Negative feedback is always disheartening to receive. It can feel hurtful, particularly when it relates to your business that you have poured so much time and energy into. But by reacting with a level head and an even temper, you can minimise the risk to your business' reputation, and help turn around a potentially toxic situation with an unhappy customer.
Always look into the issue that’s been raised. Complaints made on a social media may be entirely reasonable objections, even if they’re expressed on a public forum or in an unpleasant way. Negative feedback can be an opportunity to learn which areas of your business aren’t working as well as they could. Lots of complaints about the same issue would be a clear sign of a specific problem.
Use your common sense; don't match an unhappy customer's tone in your response even if they are hurtful or rude. Though you may feel offended, angry or misrepresented, it's vital to keep your replies professional and neutral.
Dispute Resolution Ombudsman's Judith Turner advises implementing a social media policy. In addition to general guidelines around how formal or informal you want to be, thinking about how you will deal with any negativity ahead of time gives you and your staff a procedure to follow when problems arise.
People generally complain because they want you to put things right. Online or offline, a well-handled complaint can create loyal customers, who will tell others how well you dealt with their problem. But get it wrong online and the problem can escalate, turning an individual complaint into an online inquisition.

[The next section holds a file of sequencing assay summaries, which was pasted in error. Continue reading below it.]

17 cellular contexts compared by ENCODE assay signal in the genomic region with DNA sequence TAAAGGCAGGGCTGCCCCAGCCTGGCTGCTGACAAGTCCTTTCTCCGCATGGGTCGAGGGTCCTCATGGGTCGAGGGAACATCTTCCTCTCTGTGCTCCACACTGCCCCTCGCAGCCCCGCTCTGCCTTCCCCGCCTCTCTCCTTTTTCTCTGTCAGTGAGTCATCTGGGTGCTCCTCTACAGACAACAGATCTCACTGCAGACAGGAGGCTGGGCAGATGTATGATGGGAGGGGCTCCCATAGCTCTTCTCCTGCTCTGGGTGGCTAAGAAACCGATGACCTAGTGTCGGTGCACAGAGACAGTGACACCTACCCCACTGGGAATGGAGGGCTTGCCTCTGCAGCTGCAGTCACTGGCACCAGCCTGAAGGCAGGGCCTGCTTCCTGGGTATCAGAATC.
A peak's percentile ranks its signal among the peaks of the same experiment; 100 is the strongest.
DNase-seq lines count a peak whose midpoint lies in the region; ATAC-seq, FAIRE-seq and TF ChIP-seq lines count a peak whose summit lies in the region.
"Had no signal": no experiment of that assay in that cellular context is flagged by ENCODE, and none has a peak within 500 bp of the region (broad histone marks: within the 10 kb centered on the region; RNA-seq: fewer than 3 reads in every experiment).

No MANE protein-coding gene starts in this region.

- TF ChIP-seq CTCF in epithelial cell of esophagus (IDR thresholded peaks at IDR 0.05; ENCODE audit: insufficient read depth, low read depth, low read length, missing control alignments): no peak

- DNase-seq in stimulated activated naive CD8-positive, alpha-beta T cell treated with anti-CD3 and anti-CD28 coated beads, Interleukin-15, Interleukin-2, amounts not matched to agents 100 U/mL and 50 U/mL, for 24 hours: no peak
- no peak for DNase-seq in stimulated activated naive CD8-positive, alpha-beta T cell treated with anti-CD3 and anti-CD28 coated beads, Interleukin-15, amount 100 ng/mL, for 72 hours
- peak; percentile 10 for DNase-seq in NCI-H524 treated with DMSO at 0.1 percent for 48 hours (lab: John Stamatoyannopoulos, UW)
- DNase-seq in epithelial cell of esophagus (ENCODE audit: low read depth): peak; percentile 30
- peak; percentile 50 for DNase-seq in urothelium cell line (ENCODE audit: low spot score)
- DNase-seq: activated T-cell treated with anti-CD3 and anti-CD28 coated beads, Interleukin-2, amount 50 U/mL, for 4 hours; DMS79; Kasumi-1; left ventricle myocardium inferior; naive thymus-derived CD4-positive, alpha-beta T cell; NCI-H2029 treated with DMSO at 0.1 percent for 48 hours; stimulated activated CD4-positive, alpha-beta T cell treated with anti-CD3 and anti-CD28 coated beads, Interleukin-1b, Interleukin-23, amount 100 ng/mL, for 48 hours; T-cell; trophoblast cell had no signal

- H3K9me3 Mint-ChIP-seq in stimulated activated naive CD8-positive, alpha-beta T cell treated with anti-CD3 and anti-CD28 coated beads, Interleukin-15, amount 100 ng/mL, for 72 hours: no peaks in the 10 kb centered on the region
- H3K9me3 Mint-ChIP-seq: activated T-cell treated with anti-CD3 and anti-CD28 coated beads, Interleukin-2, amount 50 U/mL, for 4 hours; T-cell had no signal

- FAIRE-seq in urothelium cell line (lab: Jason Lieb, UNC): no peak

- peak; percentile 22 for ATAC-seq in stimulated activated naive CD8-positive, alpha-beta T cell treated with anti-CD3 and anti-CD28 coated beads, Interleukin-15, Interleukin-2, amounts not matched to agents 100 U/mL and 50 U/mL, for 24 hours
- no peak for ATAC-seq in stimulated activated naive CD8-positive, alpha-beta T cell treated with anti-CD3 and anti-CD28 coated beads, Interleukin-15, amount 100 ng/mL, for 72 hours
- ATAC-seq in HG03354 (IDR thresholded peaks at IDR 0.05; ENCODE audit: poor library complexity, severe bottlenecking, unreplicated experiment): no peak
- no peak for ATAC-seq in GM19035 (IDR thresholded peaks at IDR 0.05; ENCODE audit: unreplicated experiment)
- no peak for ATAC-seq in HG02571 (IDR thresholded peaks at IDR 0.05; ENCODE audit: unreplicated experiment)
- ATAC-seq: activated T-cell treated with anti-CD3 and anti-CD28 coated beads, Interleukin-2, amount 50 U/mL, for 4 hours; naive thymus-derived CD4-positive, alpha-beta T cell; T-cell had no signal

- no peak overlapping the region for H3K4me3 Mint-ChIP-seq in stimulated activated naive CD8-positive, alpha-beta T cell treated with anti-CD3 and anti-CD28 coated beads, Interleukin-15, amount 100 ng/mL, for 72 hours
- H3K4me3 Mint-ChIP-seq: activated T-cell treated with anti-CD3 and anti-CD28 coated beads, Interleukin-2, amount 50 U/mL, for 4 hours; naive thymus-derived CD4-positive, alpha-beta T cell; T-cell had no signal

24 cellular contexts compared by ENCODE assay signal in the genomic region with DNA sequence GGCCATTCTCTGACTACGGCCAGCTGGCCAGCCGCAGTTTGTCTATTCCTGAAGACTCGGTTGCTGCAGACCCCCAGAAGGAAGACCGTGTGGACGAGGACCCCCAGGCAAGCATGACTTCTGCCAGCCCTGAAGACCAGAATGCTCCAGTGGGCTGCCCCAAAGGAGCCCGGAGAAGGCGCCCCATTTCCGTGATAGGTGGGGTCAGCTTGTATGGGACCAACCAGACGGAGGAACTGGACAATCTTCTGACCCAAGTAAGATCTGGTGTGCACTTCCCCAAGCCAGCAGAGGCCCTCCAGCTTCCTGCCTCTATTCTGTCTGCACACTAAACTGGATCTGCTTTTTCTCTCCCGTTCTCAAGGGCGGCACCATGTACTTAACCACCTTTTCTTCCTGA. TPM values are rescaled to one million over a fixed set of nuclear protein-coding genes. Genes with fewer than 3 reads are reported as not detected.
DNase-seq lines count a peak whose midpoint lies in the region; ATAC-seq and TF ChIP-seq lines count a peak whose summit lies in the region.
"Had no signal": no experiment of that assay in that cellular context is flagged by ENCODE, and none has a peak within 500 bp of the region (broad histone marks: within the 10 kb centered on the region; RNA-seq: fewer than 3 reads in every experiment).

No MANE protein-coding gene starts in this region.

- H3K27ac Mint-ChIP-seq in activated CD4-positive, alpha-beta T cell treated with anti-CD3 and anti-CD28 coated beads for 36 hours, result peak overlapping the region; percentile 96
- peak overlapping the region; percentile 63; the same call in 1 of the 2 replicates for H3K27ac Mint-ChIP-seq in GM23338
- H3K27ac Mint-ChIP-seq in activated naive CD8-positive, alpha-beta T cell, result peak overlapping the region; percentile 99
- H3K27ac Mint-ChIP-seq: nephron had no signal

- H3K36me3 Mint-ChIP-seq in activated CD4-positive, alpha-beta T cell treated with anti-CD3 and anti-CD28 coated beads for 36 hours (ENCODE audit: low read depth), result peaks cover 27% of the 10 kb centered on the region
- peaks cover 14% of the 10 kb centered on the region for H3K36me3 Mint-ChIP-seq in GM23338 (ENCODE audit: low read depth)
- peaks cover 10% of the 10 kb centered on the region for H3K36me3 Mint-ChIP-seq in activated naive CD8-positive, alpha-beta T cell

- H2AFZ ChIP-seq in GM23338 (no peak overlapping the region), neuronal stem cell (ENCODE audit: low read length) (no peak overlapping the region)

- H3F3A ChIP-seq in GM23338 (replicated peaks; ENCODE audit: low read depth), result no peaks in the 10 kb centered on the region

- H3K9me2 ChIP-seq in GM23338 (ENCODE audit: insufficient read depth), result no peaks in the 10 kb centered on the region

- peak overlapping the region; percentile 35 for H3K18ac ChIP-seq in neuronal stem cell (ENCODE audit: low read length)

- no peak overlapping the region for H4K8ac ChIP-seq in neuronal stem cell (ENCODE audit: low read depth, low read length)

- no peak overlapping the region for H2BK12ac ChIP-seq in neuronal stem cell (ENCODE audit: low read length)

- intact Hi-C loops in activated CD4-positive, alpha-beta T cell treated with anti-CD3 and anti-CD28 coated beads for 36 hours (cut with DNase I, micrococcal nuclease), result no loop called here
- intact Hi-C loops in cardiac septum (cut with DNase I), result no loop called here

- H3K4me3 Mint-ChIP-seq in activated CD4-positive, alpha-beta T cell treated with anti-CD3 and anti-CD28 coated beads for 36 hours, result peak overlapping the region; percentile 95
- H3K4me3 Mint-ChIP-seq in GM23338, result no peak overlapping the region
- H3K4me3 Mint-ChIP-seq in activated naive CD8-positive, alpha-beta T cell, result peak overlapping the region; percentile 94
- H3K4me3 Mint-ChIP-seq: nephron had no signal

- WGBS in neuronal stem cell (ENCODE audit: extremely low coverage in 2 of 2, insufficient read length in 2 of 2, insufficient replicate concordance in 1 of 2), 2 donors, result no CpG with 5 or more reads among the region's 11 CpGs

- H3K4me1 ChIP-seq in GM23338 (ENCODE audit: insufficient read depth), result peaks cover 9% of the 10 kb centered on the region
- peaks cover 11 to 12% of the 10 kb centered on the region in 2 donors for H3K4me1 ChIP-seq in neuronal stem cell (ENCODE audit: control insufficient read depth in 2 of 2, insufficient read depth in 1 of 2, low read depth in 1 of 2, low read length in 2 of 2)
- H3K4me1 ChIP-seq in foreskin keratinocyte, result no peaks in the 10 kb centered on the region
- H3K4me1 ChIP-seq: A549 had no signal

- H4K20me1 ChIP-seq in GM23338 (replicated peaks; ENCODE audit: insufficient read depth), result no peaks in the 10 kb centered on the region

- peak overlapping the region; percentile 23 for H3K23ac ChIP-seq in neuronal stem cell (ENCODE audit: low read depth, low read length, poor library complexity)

As Gareth Williams, of Gareth Williams Heating in Newport told us: ‘Twitter can be a funny animal. There’s a bit of a social etiquette on there, if somebody sees something that’s not quite right or somebody’s broken the (unwritten) code of conduct, everybody piles in and gives them a hard time. You have to be careful.’
If you get the complaint handling wrong, you need to apologise – fast. Acknowledge the error openly and honestly until the problem is resolved. The quicker you deal with the problem, the more likely it is that any negative reaction will be contained.
Although it is unusual, it is possible to be the victim of corporate cyber bullying. This is where businesses game the system of leaving customer reviews. An example would be a restaurant posting negative reviews on their competitors’ pages. At Which? Trusted Traders we verify all reviews, but not all sites are so thorough. If someone has posted an offensive comment that breaks a site's rules, you have the right to report it and ask for its removal.
If someone has posted something offensive on your own page, you may choose to delete the post. You can specify in your social media policy that you reserve the right to delete posts on your own pages that include bad language or personal information, such as individual employees' names. With a clear policy you are able to provide a simple explanation for any decision to delete posts.
Remember, that whatever you do and however you decide to use social media – there’s permanence about it. What happens in Vegas stays in Vegas but what happens on Twitter is there for ever.